This silky, slippy, honey and rose scented Winter Solstice Cleansing Cream is a positively divine way to gently cleanse your skin at the darkest, coldest time of year (if you’re in the southern hemisphere you might prefer this summer solstice themed formulation!). This cleanser is so mild that you can also use it as a lotion once you’re done cleansing (it’s a really lovely lotion!), and it’s as easy to make as any lotion. Let’s dive in!
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So, when I said “it’s as easy to make as any lotion”… that’s because this cleanser is a lotion. I first shared a cream-as-cleanser formulation back in June 2020 (Rose & Honey Rich Cream Cleanser) after a patron asked about a Lush product that had the ingredient list of a lotion but was marketed as a gentle cleanser. Emulsions work as cleansers because they contain emulsifiers, and emulsifiers are surfactants. Cleansers don’t need to contain surfactants, but they are what gives lather and rinse-off (to varying degrees, depending on the specific ingredient and the formulation), and I’ve found that most people like some lather and rinse-off in their cleansers. This formulation doesn’t lather up, but you’ll find it feels very cleanser-y when you add a bit of water—its slip and rinse-off are very similar to that of a foaming cleanser, just without lots of foam.
Because this Winter Solstice Cleansing Cream is designed as a wash-off product I haven’t put anything terribly expensive (or anything that needs on-skin time to work) in it. The oil phase is mostly sweet almond oil with some coco caprylate and cetyl alcohol for added slip (feel free to use a different inexpensive carrier oil if sweet almond oil isn’t your jam!). Carbomer-like hydroxyethylcellulose (included in the oil phase to prevent clumping) works with the cetyl alcohol for silky body. I chose Olivem1000 to emulsify this formulation, but Polawax or Emulsifying Wax NF would work just as well.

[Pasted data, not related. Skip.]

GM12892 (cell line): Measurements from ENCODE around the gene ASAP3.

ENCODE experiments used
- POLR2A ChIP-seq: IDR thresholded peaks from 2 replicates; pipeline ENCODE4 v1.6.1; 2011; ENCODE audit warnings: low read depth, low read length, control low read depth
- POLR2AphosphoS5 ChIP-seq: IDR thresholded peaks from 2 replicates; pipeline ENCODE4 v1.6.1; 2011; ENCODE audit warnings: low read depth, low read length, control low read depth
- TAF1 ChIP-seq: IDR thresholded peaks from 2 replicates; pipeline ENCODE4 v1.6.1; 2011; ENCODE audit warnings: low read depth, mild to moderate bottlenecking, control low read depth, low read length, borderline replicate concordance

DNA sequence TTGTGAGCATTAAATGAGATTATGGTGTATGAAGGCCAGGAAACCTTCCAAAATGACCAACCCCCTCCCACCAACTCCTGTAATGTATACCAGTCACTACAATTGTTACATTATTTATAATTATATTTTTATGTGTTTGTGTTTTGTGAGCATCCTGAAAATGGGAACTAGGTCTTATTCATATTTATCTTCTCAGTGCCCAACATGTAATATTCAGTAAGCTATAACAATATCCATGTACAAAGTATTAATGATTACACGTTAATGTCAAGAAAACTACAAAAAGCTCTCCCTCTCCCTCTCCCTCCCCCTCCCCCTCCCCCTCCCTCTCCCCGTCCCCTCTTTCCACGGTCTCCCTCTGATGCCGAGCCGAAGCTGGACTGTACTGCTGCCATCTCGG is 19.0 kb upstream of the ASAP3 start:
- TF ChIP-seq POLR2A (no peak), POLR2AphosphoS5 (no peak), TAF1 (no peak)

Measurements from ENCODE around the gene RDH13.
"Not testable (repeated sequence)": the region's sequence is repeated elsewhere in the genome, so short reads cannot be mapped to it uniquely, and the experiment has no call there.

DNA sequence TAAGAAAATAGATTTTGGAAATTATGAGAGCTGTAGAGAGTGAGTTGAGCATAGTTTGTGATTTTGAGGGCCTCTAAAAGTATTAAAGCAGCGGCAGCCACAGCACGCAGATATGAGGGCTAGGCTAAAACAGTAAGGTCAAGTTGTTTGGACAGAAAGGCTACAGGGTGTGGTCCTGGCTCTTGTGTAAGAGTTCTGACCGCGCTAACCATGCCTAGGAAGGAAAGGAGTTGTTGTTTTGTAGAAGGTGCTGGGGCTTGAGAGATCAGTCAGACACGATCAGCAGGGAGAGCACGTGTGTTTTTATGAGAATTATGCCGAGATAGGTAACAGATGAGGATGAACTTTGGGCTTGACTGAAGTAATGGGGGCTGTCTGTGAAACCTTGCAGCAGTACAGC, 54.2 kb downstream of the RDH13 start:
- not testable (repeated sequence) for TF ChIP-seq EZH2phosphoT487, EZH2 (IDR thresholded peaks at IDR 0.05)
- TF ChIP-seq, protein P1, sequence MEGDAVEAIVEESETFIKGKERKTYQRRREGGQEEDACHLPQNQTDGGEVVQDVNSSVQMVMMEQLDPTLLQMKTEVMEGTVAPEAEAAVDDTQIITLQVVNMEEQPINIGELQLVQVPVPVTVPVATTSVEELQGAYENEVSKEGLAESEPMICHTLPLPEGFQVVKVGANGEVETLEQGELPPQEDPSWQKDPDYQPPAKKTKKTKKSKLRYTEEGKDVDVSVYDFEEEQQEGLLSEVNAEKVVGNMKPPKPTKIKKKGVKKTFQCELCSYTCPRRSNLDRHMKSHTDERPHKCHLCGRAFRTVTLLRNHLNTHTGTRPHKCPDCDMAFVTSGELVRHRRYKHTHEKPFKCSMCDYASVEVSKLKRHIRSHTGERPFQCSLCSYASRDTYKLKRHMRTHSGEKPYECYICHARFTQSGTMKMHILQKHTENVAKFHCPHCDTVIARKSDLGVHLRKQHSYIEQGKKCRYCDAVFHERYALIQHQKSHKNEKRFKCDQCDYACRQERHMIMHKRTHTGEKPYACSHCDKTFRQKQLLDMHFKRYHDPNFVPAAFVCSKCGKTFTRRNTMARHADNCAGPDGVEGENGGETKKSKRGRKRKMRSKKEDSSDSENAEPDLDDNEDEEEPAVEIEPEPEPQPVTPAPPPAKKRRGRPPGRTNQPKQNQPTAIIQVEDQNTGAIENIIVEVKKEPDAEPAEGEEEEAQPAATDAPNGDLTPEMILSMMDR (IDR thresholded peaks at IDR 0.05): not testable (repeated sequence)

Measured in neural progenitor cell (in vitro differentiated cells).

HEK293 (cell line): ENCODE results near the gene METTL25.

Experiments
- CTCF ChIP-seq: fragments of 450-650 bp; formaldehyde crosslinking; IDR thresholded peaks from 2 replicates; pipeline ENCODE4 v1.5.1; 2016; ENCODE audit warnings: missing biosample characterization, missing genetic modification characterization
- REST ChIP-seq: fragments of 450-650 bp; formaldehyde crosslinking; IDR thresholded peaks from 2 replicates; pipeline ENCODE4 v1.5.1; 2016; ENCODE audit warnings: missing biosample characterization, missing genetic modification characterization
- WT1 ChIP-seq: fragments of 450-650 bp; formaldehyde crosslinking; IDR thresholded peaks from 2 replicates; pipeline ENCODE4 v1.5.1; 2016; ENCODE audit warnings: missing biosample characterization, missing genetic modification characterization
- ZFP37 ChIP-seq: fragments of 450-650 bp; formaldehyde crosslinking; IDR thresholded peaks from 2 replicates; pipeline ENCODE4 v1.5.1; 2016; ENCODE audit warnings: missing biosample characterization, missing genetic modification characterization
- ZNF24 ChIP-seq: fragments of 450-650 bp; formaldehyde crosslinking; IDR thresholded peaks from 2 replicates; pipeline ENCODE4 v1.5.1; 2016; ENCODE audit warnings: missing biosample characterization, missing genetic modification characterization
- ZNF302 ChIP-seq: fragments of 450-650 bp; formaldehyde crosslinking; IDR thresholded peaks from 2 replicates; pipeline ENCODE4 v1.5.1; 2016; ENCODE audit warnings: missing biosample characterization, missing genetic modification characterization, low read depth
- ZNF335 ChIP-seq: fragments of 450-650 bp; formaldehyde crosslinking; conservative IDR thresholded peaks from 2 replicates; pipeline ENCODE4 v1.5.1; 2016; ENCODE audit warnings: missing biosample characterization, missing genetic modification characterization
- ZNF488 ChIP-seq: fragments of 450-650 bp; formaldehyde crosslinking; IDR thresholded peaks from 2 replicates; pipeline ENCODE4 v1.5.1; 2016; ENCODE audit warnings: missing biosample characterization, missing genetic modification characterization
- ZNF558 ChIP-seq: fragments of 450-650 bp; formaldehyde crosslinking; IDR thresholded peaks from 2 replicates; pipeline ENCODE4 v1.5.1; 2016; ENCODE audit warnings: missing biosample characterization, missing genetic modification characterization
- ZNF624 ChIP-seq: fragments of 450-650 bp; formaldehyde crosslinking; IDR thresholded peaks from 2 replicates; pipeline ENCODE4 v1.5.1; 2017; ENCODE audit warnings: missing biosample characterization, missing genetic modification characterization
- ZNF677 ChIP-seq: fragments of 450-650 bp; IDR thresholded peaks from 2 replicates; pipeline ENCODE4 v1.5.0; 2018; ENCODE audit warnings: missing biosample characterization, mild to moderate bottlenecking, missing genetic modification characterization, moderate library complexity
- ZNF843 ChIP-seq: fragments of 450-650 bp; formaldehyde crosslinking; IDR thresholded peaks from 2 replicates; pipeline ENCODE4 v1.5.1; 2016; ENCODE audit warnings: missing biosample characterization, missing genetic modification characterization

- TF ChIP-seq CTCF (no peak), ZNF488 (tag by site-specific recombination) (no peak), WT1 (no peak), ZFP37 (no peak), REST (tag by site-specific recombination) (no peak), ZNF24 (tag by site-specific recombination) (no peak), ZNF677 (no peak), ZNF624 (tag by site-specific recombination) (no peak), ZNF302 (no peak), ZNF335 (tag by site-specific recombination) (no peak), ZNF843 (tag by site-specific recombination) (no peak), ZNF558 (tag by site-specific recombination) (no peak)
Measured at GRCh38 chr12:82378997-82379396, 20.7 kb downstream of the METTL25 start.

The scent of this formulation comes from rose hydrosol and a new-to-me just-like-honey fragrance oil. I’d originally planned to use a blend of lavender and cardamom essential oils (details in the substitutions list), but then Brambleberry’s 2021 influencer Christmas gift arrived and it included their Pure Honey fragrance oil and oh my goodness it smells exactly like fresh honey. It’s sweet and floral and oh-so-honey-delicious, and I had to have a honey and rose scented cleansing cream, so here we are. I love it. It’s not as cool/cold as previous Winter Solstice formulation scent blends, but it still feels very fitting.
I like to use this Winter Solstice Cleansing Cream in the same way I use oil cleansers. I massage a dollop into dry skin, work it up with a bit of water, and then gently wipe it off with a damp microfibre cloth (if I’m wearing long-wear eye makeup I’ll remove that first with an unscented oil cleanser). From there I’ll proceed with my skincare routine. I hope you enjoy this silky Winter Solstice Cleansing Cream as much as I am ❤️ Happy making!
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Relevant links & further reading
- Vegetable Glycerin in the Humblebee & Me Encyclopedia
- Distilled water in the Humblebee & Me Encyclopedia